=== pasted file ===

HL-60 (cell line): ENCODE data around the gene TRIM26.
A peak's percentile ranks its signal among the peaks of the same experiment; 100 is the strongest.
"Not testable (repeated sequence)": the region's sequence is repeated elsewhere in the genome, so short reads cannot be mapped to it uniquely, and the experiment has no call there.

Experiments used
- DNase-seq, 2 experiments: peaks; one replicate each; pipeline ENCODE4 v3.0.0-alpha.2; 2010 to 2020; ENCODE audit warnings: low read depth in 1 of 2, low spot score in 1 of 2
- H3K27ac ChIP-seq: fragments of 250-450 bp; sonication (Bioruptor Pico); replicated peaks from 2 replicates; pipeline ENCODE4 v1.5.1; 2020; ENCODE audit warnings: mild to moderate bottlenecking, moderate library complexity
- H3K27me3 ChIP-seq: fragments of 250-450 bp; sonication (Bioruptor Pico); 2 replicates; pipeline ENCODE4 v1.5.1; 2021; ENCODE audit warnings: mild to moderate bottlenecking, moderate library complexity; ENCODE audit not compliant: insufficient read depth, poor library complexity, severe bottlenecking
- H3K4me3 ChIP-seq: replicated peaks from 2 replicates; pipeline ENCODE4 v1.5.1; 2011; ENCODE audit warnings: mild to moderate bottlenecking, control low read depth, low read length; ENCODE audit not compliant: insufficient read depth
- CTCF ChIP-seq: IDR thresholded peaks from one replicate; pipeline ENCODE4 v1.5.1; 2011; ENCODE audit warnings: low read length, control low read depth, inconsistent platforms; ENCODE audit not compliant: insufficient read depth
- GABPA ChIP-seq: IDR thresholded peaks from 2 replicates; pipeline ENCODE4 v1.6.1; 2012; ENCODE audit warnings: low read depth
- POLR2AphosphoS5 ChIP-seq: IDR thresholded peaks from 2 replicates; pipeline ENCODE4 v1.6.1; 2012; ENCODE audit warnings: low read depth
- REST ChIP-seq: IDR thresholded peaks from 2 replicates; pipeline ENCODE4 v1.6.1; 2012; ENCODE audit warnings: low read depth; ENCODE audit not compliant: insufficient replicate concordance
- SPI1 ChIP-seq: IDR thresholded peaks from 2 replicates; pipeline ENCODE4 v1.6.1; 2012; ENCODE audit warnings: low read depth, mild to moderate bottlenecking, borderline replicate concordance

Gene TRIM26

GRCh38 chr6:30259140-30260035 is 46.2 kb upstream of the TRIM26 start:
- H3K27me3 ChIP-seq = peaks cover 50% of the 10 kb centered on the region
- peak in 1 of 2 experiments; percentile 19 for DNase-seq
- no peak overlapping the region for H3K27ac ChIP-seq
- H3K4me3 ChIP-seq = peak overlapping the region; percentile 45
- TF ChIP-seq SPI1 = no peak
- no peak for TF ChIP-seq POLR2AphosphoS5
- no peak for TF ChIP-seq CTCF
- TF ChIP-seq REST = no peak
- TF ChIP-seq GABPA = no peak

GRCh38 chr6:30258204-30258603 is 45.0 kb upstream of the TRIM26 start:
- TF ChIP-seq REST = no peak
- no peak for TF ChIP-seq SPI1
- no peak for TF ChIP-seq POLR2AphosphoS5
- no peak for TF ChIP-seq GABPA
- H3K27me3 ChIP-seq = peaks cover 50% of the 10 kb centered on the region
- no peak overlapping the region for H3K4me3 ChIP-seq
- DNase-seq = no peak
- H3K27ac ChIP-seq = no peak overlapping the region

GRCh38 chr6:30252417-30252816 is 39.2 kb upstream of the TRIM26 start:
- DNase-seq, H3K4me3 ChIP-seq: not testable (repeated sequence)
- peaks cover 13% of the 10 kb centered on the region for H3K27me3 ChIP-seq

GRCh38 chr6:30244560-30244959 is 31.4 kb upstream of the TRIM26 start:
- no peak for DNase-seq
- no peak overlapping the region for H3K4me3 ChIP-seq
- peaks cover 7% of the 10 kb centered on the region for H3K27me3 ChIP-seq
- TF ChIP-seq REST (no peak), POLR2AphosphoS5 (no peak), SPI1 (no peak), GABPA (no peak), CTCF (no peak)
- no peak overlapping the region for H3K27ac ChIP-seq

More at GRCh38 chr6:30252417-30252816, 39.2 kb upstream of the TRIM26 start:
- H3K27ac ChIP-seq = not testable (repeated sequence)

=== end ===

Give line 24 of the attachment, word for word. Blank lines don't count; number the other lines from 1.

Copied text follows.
- TF ChIP-seq GABPA = no peak